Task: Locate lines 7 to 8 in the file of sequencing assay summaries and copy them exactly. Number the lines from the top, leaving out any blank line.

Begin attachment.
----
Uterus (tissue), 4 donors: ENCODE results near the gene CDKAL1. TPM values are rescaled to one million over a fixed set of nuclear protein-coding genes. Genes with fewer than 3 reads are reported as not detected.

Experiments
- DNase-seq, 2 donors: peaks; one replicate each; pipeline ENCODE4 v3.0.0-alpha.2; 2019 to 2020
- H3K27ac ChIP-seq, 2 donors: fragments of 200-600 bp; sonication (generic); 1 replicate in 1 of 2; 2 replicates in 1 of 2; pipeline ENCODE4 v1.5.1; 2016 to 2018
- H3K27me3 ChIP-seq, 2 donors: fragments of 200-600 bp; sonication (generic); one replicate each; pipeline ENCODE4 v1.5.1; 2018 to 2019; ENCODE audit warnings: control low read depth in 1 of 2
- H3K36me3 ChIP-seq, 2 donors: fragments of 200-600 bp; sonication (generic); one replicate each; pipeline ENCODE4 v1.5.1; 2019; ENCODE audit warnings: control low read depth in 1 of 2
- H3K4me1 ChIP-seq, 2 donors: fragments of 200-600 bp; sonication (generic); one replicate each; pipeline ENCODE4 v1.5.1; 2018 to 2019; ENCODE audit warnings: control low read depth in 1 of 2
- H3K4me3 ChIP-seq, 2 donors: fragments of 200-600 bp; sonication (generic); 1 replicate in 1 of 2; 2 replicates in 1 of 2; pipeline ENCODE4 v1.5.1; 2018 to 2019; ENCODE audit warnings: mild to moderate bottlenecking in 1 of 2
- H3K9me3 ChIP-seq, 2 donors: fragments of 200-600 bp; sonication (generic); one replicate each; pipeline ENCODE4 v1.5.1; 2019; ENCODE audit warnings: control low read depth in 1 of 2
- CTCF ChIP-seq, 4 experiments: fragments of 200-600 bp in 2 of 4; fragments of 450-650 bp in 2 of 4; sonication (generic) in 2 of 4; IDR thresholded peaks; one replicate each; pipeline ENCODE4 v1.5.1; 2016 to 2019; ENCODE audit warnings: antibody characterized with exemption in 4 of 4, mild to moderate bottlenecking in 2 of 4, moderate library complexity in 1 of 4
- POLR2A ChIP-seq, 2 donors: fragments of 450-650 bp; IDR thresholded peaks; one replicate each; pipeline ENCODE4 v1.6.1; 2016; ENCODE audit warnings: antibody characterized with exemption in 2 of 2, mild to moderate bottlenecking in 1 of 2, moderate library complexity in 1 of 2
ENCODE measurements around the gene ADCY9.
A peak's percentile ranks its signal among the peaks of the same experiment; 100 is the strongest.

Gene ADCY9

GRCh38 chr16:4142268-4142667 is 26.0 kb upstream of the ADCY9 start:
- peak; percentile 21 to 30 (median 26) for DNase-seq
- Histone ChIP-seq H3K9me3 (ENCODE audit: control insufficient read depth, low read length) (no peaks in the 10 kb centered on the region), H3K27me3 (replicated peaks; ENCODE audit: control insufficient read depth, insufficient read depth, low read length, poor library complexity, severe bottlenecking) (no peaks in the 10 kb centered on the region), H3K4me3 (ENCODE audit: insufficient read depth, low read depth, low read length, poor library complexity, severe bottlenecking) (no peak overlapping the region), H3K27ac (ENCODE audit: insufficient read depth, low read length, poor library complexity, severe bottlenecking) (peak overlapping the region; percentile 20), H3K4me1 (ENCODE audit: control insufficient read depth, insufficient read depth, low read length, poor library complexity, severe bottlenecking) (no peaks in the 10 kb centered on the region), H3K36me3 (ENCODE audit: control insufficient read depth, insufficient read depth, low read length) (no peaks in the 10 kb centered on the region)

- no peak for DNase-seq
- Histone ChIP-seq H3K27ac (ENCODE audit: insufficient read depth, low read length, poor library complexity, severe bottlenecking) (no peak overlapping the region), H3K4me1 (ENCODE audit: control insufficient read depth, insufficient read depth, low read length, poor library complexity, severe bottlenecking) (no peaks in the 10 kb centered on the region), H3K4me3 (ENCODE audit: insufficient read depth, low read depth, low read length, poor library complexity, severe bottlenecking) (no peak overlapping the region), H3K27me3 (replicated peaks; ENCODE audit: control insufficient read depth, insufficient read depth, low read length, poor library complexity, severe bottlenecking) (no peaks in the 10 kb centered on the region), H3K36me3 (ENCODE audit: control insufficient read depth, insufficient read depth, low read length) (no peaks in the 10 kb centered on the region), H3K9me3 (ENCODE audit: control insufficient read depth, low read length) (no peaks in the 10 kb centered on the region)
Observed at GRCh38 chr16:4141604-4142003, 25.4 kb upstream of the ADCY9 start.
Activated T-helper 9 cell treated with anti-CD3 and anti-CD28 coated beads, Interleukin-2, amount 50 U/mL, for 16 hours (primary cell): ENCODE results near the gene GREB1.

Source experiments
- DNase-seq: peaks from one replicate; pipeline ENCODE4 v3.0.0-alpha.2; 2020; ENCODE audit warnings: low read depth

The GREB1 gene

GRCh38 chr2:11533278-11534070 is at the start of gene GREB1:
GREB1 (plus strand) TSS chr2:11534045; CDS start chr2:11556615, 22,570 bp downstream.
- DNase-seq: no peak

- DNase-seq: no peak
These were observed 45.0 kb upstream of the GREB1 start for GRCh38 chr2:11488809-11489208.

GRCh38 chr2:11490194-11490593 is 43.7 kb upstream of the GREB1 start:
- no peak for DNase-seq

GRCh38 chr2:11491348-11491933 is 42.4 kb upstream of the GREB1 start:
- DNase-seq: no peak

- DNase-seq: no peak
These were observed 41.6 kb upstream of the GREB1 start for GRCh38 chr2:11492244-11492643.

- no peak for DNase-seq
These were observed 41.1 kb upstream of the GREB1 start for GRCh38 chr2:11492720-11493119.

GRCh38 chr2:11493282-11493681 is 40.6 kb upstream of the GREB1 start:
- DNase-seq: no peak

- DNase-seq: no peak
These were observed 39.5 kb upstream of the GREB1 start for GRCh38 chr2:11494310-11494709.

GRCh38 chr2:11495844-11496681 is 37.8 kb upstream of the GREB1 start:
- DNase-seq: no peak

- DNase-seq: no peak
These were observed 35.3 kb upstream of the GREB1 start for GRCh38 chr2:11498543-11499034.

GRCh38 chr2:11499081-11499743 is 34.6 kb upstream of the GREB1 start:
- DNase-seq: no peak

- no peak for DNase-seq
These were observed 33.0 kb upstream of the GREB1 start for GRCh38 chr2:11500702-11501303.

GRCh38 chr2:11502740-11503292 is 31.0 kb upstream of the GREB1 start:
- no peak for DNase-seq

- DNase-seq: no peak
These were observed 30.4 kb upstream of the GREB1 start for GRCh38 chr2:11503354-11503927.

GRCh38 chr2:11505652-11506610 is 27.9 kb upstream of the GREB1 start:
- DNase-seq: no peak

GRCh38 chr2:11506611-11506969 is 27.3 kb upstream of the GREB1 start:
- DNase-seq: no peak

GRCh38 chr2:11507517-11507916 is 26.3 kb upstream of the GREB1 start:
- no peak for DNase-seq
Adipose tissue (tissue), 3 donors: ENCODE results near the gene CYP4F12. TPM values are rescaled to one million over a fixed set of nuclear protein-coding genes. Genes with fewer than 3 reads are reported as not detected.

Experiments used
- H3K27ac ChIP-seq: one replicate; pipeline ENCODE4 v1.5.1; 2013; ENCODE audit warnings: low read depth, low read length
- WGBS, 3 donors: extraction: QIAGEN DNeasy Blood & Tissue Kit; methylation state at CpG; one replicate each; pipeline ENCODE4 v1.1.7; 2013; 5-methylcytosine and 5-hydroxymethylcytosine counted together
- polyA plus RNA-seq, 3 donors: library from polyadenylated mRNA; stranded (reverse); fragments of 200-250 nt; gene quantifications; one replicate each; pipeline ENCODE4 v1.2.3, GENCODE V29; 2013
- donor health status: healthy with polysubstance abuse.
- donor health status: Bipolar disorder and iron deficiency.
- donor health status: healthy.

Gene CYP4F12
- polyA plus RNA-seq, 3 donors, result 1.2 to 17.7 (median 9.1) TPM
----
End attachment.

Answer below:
- H3K4me1 ChIP-seq, 2 donors: fragments of 200-600 bp; sonication (generic); one replicate each; pipeline ENCODE4 v1.5.1; 2018 to 2019; ENCODE audit warnings: control low read depth in 1 of 2
- H3K4me3 ChIP-seq, 2 donors: fragments of 200-600 bp; sonication (generic); 1 replicate in 1 of 2; 2 replicates in 1 of 2; pipeline ENCODE4 v1.5.1; 2018 to 2019; ENCODE audit warnings: mild to moderate bottlenecking in 1 of 2